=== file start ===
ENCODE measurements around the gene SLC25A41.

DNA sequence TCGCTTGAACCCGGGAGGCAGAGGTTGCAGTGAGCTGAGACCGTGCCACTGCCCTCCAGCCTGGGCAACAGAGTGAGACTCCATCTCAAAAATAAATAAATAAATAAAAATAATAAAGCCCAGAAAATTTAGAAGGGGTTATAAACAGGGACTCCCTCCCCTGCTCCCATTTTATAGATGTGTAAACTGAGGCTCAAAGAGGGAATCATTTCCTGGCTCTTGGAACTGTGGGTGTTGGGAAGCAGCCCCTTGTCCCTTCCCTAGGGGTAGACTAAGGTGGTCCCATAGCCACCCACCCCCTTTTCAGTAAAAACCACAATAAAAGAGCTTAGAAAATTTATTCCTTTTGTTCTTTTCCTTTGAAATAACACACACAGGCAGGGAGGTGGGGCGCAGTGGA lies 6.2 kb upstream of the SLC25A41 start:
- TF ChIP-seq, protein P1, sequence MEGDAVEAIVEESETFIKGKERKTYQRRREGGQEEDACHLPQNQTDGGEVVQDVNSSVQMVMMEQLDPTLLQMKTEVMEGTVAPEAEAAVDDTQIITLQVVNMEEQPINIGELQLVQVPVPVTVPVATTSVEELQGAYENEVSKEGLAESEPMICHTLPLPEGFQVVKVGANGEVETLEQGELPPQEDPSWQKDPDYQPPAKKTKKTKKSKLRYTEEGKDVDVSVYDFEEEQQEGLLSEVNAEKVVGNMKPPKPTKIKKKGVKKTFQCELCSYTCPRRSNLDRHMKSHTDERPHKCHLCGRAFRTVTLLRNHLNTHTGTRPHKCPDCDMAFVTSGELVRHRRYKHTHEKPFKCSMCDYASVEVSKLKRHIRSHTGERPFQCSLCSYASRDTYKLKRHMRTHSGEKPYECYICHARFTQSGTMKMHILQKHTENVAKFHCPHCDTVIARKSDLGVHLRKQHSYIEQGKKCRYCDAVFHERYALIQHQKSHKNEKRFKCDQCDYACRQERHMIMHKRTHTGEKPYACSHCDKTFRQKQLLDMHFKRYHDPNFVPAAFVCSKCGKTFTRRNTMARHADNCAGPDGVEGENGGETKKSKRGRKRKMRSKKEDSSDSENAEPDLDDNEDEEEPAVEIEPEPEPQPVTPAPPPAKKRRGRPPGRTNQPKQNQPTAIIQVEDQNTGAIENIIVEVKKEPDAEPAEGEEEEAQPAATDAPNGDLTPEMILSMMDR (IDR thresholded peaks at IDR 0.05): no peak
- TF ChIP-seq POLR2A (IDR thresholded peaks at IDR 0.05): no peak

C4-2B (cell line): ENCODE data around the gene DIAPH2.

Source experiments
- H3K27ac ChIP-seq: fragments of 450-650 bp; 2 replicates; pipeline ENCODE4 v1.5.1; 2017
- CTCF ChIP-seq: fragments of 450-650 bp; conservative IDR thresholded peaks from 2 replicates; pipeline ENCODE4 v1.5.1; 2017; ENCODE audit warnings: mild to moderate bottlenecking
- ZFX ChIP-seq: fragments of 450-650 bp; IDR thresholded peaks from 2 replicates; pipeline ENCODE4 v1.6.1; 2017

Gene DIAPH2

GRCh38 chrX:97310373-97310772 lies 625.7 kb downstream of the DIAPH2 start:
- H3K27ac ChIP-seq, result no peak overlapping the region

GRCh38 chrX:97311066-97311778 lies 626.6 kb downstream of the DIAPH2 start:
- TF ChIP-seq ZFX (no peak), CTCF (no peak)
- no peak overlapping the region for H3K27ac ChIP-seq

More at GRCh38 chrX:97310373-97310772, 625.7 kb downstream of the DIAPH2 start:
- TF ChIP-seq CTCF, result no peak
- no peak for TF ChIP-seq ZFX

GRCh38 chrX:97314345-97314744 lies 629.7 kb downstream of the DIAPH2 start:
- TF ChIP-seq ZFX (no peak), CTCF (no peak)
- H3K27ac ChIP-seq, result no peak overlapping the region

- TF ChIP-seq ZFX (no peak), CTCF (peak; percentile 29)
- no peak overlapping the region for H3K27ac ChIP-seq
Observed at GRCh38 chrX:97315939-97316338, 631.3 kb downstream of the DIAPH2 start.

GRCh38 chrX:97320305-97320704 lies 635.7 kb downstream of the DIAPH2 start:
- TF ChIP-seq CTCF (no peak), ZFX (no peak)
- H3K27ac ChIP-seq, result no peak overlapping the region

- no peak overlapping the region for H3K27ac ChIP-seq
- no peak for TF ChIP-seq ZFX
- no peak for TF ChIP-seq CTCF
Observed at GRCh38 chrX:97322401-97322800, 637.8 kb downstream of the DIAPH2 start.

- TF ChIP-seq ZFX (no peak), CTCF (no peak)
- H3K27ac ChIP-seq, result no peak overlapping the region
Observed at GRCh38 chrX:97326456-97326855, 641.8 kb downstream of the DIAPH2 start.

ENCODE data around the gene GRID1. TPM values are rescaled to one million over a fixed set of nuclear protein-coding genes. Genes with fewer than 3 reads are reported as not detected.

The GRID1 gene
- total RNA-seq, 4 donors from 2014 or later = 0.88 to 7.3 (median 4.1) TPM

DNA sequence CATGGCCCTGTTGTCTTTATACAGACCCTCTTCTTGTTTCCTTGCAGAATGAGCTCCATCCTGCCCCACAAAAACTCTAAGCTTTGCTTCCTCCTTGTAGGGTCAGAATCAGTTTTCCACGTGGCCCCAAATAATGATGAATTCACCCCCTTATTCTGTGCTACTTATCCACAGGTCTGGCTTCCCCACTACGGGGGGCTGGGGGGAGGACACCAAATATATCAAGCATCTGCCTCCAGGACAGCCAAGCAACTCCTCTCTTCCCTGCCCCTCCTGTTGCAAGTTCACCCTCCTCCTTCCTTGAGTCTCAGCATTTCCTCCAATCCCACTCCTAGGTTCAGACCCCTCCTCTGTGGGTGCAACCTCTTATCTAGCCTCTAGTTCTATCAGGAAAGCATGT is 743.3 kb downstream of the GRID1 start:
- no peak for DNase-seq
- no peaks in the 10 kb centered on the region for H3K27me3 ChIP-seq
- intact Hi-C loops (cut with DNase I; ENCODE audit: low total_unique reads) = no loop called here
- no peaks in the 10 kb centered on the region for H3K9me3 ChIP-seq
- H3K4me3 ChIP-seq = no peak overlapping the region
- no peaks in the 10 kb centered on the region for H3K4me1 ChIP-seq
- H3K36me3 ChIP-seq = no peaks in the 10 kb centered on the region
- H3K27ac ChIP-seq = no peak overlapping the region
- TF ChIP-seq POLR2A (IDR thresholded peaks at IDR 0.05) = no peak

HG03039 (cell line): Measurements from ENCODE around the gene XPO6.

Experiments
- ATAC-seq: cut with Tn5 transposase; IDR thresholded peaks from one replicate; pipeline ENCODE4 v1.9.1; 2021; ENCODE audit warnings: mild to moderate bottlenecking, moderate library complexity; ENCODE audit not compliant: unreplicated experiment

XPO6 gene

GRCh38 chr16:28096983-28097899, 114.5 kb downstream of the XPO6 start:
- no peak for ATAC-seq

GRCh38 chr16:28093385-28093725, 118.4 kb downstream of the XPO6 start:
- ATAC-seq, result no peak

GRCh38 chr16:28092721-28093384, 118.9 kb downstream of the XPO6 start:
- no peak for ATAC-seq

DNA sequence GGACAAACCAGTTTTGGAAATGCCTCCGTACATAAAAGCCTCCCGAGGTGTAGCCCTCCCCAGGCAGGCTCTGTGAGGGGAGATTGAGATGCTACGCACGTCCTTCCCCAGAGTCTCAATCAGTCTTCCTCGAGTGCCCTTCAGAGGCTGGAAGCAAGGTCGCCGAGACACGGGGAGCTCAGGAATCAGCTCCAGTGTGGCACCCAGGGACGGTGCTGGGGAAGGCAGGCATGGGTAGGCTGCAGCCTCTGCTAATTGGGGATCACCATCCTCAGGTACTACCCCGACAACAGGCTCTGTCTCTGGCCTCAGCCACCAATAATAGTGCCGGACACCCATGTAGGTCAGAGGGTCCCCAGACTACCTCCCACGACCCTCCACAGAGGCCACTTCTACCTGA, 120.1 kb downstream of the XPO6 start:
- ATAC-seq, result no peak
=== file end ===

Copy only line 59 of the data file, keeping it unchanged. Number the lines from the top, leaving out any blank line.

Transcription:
- ATAC-seq, result no peak